Workers are resuming the construction of Molino-Daang Hari flyover in Bacoor City, Cavite after the lockdown on June 6, 2020.
The STAR/Geremy Pintolo
Commentary: Why public-private partnership makes more sense now
Edwin Santiago (Philstar.com) - June 6, 2020 - 5:01pm

We often hear Filipinos described as excellent planners. It is, therefore, such a big let-down for many when the government is caught without a plan. Our government officials would have us believe that they could not have planned for the COVID-19 because it is a new virus, using this line as their ready excuse and defense when things go wrong. 

What is new is the virus, having epidemics is not. Having no plan on what to do during an epidemic is gross negligence and, for the people, scary. Every fire incident is unique, but firefighters have protocols for each case. 

For example, the government could have ready quarantine arrangements, rather than improvising terminologies. We have CQ, ECQ, GCQ, MECQ, hard lockdown, etc. We even have the classification “calibrated and reasonable lockdown” for a specific locality. It makes people wonder if other cases are uncalibrated and unreasonable. We could have used numbers to classify the quarantine level, similar to what we have been used to for storm alerts.

Our officials would have us think that we could not have anything definite because we go by data and science. That is laudable if we are referring to decisions, not plans. Plans should be established under different scenarios; then, decisions have to be made based on plans corresponding to the situation. For now, what appears to be the plan of government for Metro Manila is to experiment from scratch.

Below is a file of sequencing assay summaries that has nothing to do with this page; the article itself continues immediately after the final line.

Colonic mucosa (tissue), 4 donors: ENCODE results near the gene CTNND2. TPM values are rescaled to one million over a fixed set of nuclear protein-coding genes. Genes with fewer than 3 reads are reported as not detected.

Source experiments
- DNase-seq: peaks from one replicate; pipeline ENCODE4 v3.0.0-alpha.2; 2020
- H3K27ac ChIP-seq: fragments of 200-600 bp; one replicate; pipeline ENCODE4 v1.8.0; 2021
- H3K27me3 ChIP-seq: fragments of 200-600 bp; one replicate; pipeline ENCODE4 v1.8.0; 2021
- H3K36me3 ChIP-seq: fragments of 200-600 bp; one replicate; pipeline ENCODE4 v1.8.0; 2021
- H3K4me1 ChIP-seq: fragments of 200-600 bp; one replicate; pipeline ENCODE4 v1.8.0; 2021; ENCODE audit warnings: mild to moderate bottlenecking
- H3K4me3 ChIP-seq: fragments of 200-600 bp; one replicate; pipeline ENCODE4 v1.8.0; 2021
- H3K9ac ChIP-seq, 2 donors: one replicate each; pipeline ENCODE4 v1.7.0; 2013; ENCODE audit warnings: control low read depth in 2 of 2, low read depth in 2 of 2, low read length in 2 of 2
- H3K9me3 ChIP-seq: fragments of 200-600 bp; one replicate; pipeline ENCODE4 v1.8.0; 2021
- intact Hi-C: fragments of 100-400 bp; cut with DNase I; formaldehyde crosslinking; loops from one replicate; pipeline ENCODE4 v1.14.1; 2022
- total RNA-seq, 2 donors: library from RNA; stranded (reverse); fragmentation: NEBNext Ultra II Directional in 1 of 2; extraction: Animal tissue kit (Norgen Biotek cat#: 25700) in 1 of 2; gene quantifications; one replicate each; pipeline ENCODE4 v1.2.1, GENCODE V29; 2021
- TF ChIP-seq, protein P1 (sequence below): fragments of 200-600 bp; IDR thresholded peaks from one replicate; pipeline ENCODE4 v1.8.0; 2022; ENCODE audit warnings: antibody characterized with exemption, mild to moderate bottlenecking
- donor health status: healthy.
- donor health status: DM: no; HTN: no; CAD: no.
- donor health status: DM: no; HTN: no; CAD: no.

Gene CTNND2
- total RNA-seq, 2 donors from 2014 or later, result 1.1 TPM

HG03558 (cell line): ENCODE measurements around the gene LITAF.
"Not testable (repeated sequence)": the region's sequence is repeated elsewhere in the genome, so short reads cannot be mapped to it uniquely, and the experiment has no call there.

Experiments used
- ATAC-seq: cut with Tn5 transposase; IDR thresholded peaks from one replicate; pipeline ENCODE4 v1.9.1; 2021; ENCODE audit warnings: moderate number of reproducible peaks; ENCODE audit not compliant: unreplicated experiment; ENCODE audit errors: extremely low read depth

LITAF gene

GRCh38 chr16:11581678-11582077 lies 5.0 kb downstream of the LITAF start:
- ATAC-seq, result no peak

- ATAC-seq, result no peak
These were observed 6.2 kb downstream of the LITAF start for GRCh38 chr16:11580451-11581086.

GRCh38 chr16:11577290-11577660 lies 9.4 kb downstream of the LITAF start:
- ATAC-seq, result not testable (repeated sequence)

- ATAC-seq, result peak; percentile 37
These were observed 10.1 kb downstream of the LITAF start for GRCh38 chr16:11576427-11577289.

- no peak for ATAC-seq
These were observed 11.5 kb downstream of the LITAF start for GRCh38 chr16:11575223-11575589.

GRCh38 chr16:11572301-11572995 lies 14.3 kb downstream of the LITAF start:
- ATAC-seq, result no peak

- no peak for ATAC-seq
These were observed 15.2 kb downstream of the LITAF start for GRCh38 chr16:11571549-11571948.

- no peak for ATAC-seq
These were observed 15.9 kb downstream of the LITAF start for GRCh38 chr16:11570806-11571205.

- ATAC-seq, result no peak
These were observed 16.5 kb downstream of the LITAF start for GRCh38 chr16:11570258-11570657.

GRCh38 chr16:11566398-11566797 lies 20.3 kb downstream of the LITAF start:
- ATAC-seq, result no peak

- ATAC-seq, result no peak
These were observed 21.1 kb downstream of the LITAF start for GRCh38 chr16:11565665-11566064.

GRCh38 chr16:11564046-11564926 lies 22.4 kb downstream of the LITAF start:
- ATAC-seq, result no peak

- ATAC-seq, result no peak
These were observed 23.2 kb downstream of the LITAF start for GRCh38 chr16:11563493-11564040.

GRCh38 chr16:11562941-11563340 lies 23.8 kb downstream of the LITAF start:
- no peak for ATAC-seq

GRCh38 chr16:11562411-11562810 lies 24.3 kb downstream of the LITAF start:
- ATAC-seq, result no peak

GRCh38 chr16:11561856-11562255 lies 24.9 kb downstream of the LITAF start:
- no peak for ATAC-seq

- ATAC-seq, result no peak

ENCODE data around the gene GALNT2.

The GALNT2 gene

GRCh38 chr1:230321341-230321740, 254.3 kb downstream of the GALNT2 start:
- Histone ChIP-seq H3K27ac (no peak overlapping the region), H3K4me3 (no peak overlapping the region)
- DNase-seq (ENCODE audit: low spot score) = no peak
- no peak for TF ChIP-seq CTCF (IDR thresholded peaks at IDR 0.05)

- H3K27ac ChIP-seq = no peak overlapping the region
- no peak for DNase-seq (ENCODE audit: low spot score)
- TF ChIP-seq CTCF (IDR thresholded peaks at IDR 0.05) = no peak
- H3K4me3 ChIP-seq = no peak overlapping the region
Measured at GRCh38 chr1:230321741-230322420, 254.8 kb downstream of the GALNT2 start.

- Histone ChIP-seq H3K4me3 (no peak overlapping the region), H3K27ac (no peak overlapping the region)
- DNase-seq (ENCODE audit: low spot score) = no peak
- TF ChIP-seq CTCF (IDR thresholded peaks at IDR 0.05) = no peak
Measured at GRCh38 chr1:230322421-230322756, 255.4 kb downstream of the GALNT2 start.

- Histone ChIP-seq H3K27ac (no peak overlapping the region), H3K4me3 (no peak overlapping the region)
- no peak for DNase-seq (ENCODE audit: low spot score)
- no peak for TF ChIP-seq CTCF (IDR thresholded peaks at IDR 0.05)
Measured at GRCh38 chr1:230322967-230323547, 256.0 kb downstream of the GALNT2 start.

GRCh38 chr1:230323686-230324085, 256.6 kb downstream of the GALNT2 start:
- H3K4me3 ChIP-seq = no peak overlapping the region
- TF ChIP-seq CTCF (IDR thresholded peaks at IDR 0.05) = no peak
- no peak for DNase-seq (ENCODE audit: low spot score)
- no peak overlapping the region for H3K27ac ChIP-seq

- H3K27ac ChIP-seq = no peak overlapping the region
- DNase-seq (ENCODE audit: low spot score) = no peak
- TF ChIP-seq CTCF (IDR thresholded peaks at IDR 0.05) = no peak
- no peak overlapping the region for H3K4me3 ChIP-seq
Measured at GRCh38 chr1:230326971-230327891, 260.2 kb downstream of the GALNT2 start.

At least we are seeing that the government is looking into the economic recovery. Basic macro-economic principles tell us that this can be achieved by increasing spending in household consumption, in government, and business through investment in plant and equipment.

For the level of household consumption to increase, the underlying assumption is that people have the money and that they are willing to spend it. At this point, having the money to spend is a big question for many households. For those who have some money, I seriously doubt whether they are inclined to spend it on goods and services other than those which are necessary. Given the uncertainties, people are thrust into a conservation mode.

The government, on the other hand, seems to be our best bet to prime the economy. Our economic managers have remained steadfast in pursuing the “Build, Build, Build” (BBB) infrastructure program of the administration and understandably so. 

In theory, infrastructure projects have high multiplier effects. In other words, when these projects are done, their presence creates several other benefits. A train system, for instance, makes mobility more accessible and faster, which, in turn, increases people’s productivity. People can do more things by not getting stuck in their daily commute. Goods can be transported more efficiently, reducing costs.